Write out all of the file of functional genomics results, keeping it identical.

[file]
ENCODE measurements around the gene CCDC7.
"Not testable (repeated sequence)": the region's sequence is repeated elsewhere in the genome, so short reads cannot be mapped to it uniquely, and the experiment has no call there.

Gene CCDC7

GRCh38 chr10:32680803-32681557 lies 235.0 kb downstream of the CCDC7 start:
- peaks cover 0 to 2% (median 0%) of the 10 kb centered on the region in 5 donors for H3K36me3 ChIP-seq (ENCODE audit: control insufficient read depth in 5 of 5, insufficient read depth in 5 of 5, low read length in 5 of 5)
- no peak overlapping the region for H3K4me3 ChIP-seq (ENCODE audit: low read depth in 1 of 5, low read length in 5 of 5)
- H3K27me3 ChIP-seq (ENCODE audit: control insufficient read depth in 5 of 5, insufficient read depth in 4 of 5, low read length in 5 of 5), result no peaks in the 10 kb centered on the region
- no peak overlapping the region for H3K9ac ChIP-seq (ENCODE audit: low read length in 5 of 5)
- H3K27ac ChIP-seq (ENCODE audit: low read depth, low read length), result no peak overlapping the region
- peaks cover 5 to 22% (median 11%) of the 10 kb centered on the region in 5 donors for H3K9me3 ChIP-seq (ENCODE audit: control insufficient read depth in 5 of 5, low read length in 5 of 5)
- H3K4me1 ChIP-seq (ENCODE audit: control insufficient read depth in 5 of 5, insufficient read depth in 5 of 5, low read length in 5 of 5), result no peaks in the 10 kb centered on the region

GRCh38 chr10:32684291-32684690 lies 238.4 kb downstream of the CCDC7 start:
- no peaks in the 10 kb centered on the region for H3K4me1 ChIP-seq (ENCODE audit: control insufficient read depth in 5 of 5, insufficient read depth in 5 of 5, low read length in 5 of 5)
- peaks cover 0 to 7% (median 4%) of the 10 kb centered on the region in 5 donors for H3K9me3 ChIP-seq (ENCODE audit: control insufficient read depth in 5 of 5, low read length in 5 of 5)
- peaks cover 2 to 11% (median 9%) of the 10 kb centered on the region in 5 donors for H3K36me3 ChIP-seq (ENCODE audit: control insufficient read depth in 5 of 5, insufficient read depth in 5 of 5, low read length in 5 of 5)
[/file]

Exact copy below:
ENCODE measurements around the gene CCDC7.
"Not testable (repeated sequence)": the region's sequence is repeated elsewhere in the genome, so short reads cannot be mapped to it uniquely, and the experiment has no call there.

Gene CCDC7

GRCh38 chr10:32680803-32681557 lies 235.0 kb downstream of the CCDC7 start:
- peaks cover 0 to 2% (median 0%) of the 10 kb centered on the region in 5 donors for H3K36me3 ChIP-seq (ENCODE audit: control insufficient read depth in 5 of 5, insufficient read depth in 5 of 5, low read length in 5 of 5)
- no peak overlapping the region for H3K4me3 ChIP-seq (ENCODE audit: low read depth in 1 of 5, low read length in 5 of 5)
- H3K27me3 ChIP-seq (ENCODE audit: control insufficient read depth in 5 of 5, insufficient read depth in 4 of 5, low read length in 5 of 5), result no peaks in the 10 kb centered on the region
- no peak overlapping the region for H3K9ac ChIP-seq (ENCODE audit: low read length in 5 of 5)
- H3K27ac ChIP-seq (ENCODE audit: low read depth, low read length), result no peak overlapping the region
- peaks cover 5 to 22% (median 11%) of the 10 kb centered on the region in 5 donors for H3K9me3 ChIP-seq (ENCODE audit: control insufficient read depth in 5 of 5, low read length in 5 of 5)
- H3K4me1 ChIP-seq (ENCODE audit: control insufficient read depth in 5 of 5, insufficient read depth in 5 of 5, low read length in 5 of 5), result no peaks in the 10 kb centered on the region

GRCh38 chr10:32684291-32684690 lies 238.4 kb downstream of the CCDC7 start:
- no peaks in the 10 kb centered on the region for H3K4me1 ChIP-seq (ENCODE audit: control insufficient read depth in 5 of 5, insufficient read depth in 5 of 5, low read length in 5 of 5)
- peaks cover 0 to 7% (median 4%) of the 10 kb centered on the region in 5 donors for H3K9me3 ChIP-seq (ENCODE audit: control insufficient read depth in 5 of 5, low read length in 5 of 5)
- peaks cover 2 to 11% (median 9%) of the 10 kb centered on the region in 5 donors for H3K36me3 ChIP-seq (ENCODE audit: control insufficient read depth in 5 of 5, insufficient read depth in 5 of 5, low read length in 5 of 5)